Effect of recently enacted laws on employer-sponsored group health plans

Employer-sponsored group health plans have been directly impacted by changes under three statutes enacted since December 22, 2017. This Benefits Alert summarizes the new laws’ healthcare provisions affecting employer-sponsored plans.

The Tax Cuts and Jobs Act of 2017 (TCJA) was enacted on December 22, 2017, with a healthcare-specific provision that reduces the individual mandate penalty of the Patient Protection and Affordable Care Act (ACA) to $0 beginning in 2019.

• For group health plan sponsors, perhaps a more significant provision is the TCJA’s change to the methodology in which thresholds for the high-cost health plan excise tax (“Cadillac tax”) are indexed. Originally, the ACA increased the cost thresholds, triggering the tax based on the Consumer Price Index for Urban Consumers (CPI-U). However, the TCJA changed the basis for Cadillac tax (and other) purposes, from CPI-U to Chained CPI-U, which has measured, on average, approximately 0.25 percentage points lower than CPI-U (or about 90% of CPI-U). This change will cause employer health plans to cross the cost threshold earlier than under the original law and expose them to higher excise taxes unless employers make plan design changes or other action to avoid the excise tax. The estimated impact of this change is an increase of approximately 2% to 4% in a plan’s long-term cost, based on Milliman’s healthcare cost trend model.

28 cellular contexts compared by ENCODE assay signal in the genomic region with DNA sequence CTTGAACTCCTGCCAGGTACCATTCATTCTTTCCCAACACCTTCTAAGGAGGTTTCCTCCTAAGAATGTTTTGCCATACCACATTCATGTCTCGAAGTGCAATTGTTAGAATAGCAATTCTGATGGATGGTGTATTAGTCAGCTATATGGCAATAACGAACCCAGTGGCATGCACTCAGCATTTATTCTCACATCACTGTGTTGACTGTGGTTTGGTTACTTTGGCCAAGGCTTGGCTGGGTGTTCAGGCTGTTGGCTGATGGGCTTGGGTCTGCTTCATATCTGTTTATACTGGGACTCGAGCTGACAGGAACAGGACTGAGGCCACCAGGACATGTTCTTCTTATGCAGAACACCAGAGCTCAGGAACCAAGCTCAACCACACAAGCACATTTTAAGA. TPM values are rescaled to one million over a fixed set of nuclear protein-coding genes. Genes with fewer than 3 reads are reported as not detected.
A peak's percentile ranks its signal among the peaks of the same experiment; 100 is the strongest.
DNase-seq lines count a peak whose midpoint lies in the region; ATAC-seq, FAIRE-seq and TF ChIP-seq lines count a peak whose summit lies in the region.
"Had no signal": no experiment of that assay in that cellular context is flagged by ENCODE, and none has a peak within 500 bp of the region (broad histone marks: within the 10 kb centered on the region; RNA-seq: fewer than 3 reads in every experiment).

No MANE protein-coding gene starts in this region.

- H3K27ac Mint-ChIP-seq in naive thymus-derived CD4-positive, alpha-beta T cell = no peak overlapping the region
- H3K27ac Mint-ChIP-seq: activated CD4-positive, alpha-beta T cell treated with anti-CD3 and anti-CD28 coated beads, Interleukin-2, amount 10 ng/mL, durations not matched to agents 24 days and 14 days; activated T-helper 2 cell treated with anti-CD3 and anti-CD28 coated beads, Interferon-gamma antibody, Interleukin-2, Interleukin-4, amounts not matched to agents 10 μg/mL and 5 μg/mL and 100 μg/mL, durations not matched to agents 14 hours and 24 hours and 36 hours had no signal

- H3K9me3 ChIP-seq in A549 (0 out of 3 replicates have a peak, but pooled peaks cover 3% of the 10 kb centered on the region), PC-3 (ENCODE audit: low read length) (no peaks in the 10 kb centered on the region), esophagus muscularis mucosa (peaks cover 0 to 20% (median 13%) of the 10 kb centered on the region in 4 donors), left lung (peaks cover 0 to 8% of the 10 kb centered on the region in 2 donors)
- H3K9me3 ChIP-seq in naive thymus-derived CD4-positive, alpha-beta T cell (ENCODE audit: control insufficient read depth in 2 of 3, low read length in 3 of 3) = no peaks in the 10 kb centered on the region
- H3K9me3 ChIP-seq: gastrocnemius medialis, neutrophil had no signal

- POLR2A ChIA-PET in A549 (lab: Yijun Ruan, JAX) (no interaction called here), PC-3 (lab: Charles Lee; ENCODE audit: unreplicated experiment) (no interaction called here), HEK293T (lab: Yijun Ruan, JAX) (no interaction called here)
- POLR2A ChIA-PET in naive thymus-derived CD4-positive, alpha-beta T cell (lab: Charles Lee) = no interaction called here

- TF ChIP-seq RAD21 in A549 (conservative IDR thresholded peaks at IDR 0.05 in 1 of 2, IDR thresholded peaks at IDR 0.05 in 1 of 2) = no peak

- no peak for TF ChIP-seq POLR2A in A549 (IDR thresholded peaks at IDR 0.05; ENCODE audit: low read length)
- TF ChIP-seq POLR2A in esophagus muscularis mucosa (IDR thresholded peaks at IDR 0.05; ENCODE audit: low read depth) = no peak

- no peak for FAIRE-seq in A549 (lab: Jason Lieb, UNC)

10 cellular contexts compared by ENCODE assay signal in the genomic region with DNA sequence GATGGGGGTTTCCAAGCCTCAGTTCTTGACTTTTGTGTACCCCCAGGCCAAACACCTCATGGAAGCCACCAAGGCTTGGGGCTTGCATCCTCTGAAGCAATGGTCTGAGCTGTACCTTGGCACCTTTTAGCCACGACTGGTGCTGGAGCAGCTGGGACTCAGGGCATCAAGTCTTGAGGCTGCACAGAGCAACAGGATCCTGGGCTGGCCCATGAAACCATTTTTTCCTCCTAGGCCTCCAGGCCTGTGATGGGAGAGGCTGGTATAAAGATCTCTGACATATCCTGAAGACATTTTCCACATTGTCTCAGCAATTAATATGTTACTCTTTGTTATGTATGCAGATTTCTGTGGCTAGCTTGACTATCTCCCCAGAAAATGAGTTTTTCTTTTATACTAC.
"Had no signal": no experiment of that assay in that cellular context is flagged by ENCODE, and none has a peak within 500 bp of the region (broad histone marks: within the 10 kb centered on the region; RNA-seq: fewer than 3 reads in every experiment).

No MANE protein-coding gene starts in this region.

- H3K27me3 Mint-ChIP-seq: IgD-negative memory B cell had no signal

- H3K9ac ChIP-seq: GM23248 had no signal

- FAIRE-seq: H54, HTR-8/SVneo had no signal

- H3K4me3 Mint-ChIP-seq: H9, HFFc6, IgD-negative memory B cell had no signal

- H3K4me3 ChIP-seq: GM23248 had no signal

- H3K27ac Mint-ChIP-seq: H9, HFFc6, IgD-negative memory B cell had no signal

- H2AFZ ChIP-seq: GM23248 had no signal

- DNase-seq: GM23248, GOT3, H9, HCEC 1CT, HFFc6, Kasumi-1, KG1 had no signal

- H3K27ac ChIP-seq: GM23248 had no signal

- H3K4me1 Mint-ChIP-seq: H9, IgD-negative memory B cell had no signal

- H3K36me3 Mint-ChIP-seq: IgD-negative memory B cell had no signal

The Continuing Appropriations Act, 2018 (CAA ’18), signed on January 22, 2018, delayed the application of the Cadillac tax to 2022 from 2020. For any employer health plan projected to begin paying the excise tax in 2020 or 2021, the delay will provide relief for one or two years. For plans not projected to have to pay the Cadillac tax prior to 2022, this delay will have no effect.

• Also in the CAA ’18, for 2019 only, fully insured plans are exempt from the ACA’s health insurer fee (HIF), an annual assessment that health insurance companies typically pass on to plan participants through premiums. This moratorium could produce a one-year savings of 2% to 3% for fully insured plans covering active employees and/or non-Medicare retirees. For Medicare Advantage plans, the percentage reduction in premiums will be much larger, because the HIF is applied to estimated premiums prior to reimbursements by the Centers for Medicare and Medicaid Services (CMS).

Finally, in the Bipartisan Budget Act of 2018, signed on February 9, 2018, two changes impact employers with an employer group waiver plan (EGWP).

• The Medicare Part D coverage gap (which under prior law would occur when a beneficiary accumulates $3,820 in total drug spending in 2019) will be eliminated in 2019 instead of 2020. The law also provides a reduction in beneficiary coinsurance to 25% (from 30%) in 2019, which is the same coinsurance the beneficiary pays prior to the coverage gap (hence the coverage gap is “closed”).
• Simultaneously in 2019, the pharmaceutical manufacturer discounts for Medicare beneficiaries reaching the coverage gap will increase to 70% from 50%.

The net effect of these two changes on EGWPs is that an employer’s health plan liability will be reduced to 5% (from 20%) of total prescription drug costs in the coverage gap, which will result in savings to the employer (see “How will the Bipartisan Budget Act of 2018 impact Part D in 2019 and beyond?”).

For further information about how these changes may impact your plans, please contact your Milliman consultant.

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